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Executive Compensation Best Practices for Startups

| Apr 1, 2022 11:39:00 AM | By

 

This article is an excerpt from a fireside chat with OpenComp co-founders, Thanh Nguyen and Nancy Connery, who were also Salesforce’s first two HR leaders. 

 

How does your startup decide what to pay its executives?

 

If your executive compensation strategy is based on presenting a shinier offer than the competition, it’s time to adopt a plan that goes beyond high numbers.

 

Well-rounded exec comp does more than lure top candidates. It also protects a company’s future by helping it:

  • Define rewards and career pathways that encourage execs to stay
  • Manage burn and equity dilution to keep finances balanced and strong through funding stages
  • Build a culture of trust and transparency that gives employees at all levels confidence that the company pays fairly

 

Getting exec comp right means greater and faster growth, stronger cultures and better ability to attract and keep top talent. 

 

Follow these best practices to create an intelligent and competitive executive comp program.  

 

Best practice #1: Institute pay ranges

 

Pay based on titles can cause problems for early stage companies whose executives juggle responsibilities typically handled by multiple individuals in varied roles. It’s hard to find the right data set for multitasking. 

 

Pay ranges (or pay bands) can help startups solve for this variation in responsibilities. One strategy is to take a broad range of executive roles (whether they’re in seat or planned hires), gather and average their data and build a pay band around this average. This band will address a range of skills sets and expertise.

 

Sometimes, you may decide to make an offer above the pay range to attract in-demand talent for critical roles. In those cases, identify the skill set, industry or previous experience you want. And make sure your exceptions are consistent. 

 

Best practice #2: Lead with your best offer

 

Eliminate the back-and-forth of salary negotiation and present your best offer first.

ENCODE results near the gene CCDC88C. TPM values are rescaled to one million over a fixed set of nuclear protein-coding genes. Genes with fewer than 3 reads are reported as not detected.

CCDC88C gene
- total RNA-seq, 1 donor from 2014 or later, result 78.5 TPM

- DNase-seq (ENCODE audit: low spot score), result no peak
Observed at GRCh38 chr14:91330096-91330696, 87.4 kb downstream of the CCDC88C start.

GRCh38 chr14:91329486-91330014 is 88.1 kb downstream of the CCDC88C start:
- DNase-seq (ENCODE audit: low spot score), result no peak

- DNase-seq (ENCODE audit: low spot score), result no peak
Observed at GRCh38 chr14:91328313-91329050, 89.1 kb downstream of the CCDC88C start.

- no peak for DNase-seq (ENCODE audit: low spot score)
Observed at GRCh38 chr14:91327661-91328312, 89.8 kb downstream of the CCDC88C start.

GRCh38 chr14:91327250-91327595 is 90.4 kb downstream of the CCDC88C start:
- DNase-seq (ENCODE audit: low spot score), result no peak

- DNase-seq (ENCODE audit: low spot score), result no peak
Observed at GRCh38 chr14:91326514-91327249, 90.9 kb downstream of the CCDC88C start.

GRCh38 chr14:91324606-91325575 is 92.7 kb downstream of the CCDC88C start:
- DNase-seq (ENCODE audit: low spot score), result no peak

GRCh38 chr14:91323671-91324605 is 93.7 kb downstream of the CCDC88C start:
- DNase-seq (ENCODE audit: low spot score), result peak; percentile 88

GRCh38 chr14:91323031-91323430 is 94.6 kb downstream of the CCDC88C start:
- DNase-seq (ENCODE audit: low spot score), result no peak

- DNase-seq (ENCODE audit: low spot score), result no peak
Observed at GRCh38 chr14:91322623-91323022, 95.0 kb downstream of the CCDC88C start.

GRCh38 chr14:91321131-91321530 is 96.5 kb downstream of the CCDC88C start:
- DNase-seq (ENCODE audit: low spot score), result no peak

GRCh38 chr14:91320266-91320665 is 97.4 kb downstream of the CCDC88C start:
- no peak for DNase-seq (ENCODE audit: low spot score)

This is a shift from historical practices that put the onus on individuals who don’t have access to market data to negotiate, outperform and then fight for a refresh. 

 

The responsibility now falls on companies to pay fairly, be transparent and support individuals so they can perform at high levels. 

 

Share the pay and equity ranges, where the candidate falls in those ranges, how their offer compares to the market and how your company’s compensation philosophy was applied. 

 

This removes the stress from salary discussions and helps create a culture of trust and transparency from day one. 

 

Best practice #3: Document how you pay for performance

 

How will you reward high achievers?

 

Creating and communicating a rewards strategy based on performance helps move salary discussions past the initial offer. It also clarifies expectations and how someone’s career could progress during their time at your company. 




A rewards strategy also helps execs create measurable and cascading goals tied to company milestones like a fund raise, a certain valuation or product launch. Each goal should be objective and measurable with a defined reward for achieving it.

 

Best practice #4: Hire at the right level

Before you begin your search for candidates, get clear on the skill level you want. Do you want someone on the promotion track or someone moving laterally? Are you open to hiring someone who’s ready to rise to their first executive role? Or do you want an exec with proven experience?

 

Alignment of expectations gives people a greater chance to flourish. 

 

Best practice #5: Look for opportunities to hire internally

 

Companies with big budgets often look externally for executives and miss chances to reward high-performers with promotions. 

 

Are there current employees you can groom for executive roles? This might not be feasible for young companies, but look for possibilities as you grow. Your advantage is having first-hand knowledge of a person’s strengths, accomplishments and potential. 

 

Employees stay 41% longer at companies with high internal hiring. 

 

Best practice #6: Conduct the Tahoe Test

 

Personality matters, too. 

 

When evaluating a candidate, ask yourself the simple question that OpenComp’s founders consider during the hiring process: Would I want to drive to Tahoe (from the San Francisco Bay Area) with this person? If the answer is yes, and all other boxes are checked, it’s probably a good hiring decision. 

 

Much like a long road trip, startup life is fraught with unexpected, stressful and wondrous moments. The ride is better when you appreciate the company. 

 

Best practice #7: Support transparent and open communication

 

Extend comp conversation beyond the hiring process and annual reviews. Ongoing discussions about pay are core to a culture of trust. 

 

Here are the pillars of meaningful compensation conversations. 

 

  • Consistency. This is key in compensation. Make sure everyone receives the same message and understands how compensation is handled across the board.
  • Transparency and education. These two pillars go hand-in-hand, because information without context is meaningless. Don’t just share comp information, help people understand what it means for them.
  • Open door policy. Extend pay conversations beyond the hiring process and annual reviews. Executives, managers and employees should feel comfortable and empowered to talk to each other about compensation whenever a need or question comes up.   

 

Want a deeper dive into exec pay?

Here are other resources to help you master executive compensation:

E-book, “The High-Growth Guide to Executive Compensation.”  


On-demand webinar, “Exec Comp: A Fireside Chat with Salesforce’s Founding HR Team.